Salmon River State Forest
My hike in the Salmon River State Forest almost didn’t happen. In fact I had all intentions of doing a quick drive-by of Salmon River and then stopping at Machimoodus State Park further down the Salmon River. This was the result of me looking at the Connecticut DEEP website for a map of the trails in Salmon River State Forest. There wasn’t one! The map showed the fishing and picnicking areas, but no trails. As luck would have it, when Cinnamon, my ever faithful hiking dog, and I arrived at the small parking area near the Comstock covered bridge, I spotted a nice kiosk that had a map of the hiking trail.
I was shocked to see that the State included a QR code on the kiosk map that will let you download the trail map to your smartphone. Way to go! Eventually I realized that the Salmon River hiking trail is included with the trails for Day Pond State Park, which is adjacent to Salmon River State Forest.
We started along the Salmon River trail about 10:45. The first ¼ mile is flat and wide and follows the bends in the Salmon River. There are some nice spots to stop along the river bank to view the cascading river and take some pictures. Then abruptly the trail starts heading up the side of the hill, away from the river. The trail gains about 150 feet or more over the next 1/3 mile. Then the trail flattens out again. There is a very picturesque spot at this point where you can view the river a few hundred feet below. This will be the last time you actually see the Salmon River along this trail. After a short flat section, the trail starts to slowly head up the hill and into the woods. What struck me along this section of trail were all the Hemlock trees that were growing here. Many were small, while a few were towering giants. Quite a bit of the Hemlock in Connecticut has been damaged by a pest that has infested the trees for the past 30 years. I was happy to see this stand was on a comeback. At about the one mile point on the trail I stopped to look at some animal droppings. I am not completely sure, but I think what I saw could have come from a moose. Just beyond this point my dog started to growl. My first thought was “there must be a moose following us!” We were surprised to see a woman and her two dogs heading toward us. We stopped to chat. She asked me if we were heading to the waterfall. I replied that I didn’t even know there was a waterfall nearby. This sounded like a great destination, so off we went in search of the falls. The trail continues to climb most of the way as it wanders through the middle of the forest.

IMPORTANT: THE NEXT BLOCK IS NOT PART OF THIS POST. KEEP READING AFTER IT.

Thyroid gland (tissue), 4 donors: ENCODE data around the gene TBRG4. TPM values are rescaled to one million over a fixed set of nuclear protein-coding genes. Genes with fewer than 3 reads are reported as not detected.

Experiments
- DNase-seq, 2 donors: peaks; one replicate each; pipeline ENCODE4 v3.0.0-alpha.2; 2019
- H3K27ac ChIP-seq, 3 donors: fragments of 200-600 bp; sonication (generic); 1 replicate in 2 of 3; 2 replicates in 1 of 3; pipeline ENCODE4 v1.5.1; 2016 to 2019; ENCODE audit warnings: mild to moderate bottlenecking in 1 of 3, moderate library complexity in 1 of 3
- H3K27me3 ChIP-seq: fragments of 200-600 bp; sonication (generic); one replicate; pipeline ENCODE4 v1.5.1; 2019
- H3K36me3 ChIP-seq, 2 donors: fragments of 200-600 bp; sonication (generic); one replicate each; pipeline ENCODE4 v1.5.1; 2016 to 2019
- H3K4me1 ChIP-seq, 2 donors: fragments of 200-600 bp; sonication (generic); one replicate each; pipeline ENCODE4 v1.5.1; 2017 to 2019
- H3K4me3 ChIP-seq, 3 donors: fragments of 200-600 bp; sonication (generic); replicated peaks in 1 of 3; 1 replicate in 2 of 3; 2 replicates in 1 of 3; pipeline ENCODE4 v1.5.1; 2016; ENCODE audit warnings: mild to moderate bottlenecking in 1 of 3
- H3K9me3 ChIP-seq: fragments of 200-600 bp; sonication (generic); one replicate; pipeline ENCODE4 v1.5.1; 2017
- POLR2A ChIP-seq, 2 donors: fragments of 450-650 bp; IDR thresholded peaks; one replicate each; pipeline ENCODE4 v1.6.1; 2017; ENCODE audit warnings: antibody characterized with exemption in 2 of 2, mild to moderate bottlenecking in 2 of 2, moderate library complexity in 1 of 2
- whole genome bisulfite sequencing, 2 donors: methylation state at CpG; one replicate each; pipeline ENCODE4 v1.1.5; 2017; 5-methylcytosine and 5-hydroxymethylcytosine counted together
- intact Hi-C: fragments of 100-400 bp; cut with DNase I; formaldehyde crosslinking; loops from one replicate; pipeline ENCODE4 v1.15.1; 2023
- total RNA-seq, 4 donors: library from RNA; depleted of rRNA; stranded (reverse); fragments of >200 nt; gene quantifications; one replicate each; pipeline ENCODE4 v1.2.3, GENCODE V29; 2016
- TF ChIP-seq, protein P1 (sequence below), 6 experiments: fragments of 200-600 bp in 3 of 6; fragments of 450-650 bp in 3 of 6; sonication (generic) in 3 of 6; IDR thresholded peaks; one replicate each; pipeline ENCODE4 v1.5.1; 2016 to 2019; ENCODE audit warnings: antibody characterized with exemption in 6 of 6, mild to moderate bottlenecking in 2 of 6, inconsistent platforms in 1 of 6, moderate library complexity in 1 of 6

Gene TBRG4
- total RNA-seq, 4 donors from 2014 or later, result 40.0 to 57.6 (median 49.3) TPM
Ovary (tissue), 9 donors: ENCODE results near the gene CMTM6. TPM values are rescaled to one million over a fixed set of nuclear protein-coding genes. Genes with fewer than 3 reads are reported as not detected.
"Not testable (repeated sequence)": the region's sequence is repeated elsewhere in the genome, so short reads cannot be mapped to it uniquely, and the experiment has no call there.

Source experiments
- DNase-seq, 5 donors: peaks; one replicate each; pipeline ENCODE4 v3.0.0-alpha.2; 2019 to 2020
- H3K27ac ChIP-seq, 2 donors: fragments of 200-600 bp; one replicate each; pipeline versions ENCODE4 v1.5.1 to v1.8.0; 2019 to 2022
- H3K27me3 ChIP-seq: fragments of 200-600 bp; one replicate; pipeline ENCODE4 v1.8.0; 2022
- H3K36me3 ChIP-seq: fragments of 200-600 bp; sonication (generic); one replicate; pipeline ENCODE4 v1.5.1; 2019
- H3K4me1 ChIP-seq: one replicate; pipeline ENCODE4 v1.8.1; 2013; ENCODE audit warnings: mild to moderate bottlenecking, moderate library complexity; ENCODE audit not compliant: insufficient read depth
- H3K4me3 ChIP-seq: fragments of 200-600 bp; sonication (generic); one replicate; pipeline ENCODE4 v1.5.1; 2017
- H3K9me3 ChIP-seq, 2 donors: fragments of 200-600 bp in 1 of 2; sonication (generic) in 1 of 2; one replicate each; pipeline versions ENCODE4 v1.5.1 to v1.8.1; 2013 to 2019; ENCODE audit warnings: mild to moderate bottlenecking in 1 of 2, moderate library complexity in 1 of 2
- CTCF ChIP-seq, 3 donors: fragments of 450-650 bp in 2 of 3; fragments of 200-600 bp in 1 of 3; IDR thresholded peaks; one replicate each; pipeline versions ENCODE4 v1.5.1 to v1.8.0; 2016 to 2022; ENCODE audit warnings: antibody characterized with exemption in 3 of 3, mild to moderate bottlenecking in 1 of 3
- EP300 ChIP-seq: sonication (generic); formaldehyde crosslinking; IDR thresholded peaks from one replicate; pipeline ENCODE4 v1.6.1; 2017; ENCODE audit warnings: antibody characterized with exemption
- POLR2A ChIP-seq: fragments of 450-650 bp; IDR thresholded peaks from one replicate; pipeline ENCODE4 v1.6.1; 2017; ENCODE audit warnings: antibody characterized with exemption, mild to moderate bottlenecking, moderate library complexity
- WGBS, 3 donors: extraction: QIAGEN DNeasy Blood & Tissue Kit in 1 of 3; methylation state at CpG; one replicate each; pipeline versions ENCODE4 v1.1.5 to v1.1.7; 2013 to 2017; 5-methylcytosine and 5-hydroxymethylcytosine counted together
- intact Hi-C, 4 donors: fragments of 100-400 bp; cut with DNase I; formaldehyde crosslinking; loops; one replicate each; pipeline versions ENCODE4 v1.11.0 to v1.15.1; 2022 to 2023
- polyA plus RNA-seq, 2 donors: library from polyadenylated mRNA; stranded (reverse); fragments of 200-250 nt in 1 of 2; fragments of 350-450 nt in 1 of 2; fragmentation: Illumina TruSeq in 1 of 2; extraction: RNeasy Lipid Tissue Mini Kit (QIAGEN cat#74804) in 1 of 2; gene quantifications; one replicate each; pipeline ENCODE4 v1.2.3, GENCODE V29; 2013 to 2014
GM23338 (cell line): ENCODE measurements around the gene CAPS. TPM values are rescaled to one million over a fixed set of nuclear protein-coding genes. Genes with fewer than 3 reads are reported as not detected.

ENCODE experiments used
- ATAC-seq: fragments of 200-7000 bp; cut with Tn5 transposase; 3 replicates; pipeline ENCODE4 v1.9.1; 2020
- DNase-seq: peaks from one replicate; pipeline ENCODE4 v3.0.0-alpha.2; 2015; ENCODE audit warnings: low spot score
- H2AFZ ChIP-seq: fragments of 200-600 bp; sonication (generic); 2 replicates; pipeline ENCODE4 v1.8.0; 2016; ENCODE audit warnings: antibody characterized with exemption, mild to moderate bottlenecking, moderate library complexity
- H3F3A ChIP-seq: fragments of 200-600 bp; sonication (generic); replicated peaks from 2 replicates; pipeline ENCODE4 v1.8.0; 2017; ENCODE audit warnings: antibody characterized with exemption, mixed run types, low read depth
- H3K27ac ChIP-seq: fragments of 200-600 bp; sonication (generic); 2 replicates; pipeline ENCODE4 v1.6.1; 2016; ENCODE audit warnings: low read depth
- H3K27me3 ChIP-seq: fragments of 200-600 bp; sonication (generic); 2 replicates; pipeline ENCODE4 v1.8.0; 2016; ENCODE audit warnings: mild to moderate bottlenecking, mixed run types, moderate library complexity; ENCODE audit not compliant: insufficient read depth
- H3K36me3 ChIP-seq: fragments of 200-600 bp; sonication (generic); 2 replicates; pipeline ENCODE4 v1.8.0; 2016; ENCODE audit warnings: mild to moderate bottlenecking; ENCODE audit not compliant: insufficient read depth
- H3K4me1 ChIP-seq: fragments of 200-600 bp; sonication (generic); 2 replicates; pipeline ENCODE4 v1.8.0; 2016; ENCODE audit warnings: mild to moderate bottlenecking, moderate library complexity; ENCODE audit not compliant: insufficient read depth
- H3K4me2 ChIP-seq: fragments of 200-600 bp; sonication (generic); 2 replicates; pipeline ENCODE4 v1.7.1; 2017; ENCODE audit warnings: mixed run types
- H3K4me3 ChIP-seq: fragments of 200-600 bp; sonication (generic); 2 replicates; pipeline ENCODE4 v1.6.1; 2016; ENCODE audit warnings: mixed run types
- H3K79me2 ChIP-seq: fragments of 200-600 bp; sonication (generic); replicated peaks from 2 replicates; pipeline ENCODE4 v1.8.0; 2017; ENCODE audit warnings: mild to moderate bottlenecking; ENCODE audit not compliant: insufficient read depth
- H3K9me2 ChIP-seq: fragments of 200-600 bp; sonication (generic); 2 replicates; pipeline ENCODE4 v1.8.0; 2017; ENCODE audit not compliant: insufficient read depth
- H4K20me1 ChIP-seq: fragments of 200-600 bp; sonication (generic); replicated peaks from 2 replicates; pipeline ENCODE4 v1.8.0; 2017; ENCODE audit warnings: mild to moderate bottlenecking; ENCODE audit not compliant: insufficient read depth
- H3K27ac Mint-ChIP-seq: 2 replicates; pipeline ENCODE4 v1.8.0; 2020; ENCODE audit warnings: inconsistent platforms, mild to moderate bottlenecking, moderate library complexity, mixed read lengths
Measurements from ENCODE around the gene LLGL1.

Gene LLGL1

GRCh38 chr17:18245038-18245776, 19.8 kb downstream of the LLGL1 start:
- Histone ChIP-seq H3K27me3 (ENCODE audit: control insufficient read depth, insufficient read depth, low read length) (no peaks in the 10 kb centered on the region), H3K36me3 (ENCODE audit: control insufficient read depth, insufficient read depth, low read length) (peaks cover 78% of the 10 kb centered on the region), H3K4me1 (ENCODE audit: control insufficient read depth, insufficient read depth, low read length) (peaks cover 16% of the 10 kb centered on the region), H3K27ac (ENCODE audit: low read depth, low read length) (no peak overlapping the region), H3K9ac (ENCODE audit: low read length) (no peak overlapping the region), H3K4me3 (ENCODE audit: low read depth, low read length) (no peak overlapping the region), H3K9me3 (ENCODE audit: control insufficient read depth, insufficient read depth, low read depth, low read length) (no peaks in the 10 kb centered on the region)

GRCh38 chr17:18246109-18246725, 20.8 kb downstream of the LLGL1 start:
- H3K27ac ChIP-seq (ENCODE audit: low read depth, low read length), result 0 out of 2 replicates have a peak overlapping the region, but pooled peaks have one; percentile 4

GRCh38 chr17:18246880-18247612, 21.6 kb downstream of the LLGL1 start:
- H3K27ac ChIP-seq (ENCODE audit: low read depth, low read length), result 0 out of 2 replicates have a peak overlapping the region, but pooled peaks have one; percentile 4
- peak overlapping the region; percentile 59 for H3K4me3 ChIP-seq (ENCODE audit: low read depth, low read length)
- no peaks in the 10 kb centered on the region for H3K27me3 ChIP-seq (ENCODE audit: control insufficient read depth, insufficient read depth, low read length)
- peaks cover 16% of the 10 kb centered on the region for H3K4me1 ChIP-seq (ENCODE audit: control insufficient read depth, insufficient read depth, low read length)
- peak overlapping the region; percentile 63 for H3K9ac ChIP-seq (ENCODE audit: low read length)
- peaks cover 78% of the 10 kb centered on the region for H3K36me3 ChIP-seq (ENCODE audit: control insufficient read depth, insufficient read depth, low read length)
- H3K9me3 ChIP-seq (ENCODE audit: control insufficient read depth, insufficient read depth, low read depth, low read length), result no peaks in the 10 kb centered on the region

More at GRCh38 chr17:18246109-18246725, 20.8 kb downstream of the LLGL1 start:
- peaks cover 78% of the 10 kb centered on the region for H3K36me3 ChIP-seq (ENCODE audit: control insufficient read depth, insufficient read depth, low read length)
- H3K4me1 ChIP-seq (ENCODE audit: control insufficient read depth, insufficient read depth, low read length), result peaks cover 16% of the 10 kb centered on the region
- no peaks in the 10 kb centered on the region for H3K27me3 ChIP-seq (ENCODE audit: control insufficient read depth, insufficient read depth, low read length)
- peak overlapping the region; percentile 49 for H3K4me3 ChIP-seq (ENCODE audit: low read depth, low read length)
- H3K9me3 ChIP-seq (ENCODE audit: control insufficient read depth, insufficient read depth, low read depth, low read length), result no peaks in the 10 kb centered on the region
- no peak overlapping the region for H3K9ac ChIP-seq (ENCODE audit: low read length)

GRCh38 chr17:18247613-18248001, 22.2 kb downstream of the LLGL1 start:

At the 2 mile point the Salmon River trail branches into two directions, the South Loop and the North Loop. If you were to follow the entire loop around it would involve over 4 ½ miles. If you take the South Loop, in about ½ mile you would reach Day Pond. The waterfall is reached off the North Loop on a spur trail called the Day Pond Brook Trail by taking the other direction. We decided to take the shortest route to the falls because our small dogs were laboring a bit in the humid air and a 6 mile hike would be long enough for them. From the intersection, the North Loop starts heading downhill at a comfortable rate. At about ½ mile from the intersection you pick up the Day Pond Brook spur trail. This spur follows along the brook downstream until you reach a clearing in the woods after about another ¼ mile. The sounds at this location immediately tell you there is a falls nearby. This is a beautiful spot with a two tiered waterfall cascading down toward the Salmon River. If you are going to walk any part of the Salmon River or Day Pond trails, you must make this a destination. The trail is somewhat steep in the area of the falls so caution is needed, especially if the trail is wet.
After spending some quality time at the falls, we headed back the same way we came. The first ¾ miles is uphill so be ready for a bit of sweating until you reach the intersection of the loop trails. From this point on it is all downhill for the final 2 miles back to the Comstock Bridge. Just before reaching the covered bridge we encountered a snake in the middle of the trail, starting to eat a frog. Since its mouth was fully engaged we did not think it was a threat. We watched it consume the frog in one swallow. After some checking, I found out this was an Eastern Hognose snake, a non venomous variety. We were back at the car at about 1:30 pm. This six mile hike took close to 3 hours and was worth every minute. I highly recommend this trail or a shorter version by starting at Day Pond State Park and taking the North Loop to the Day Pond Brook trail.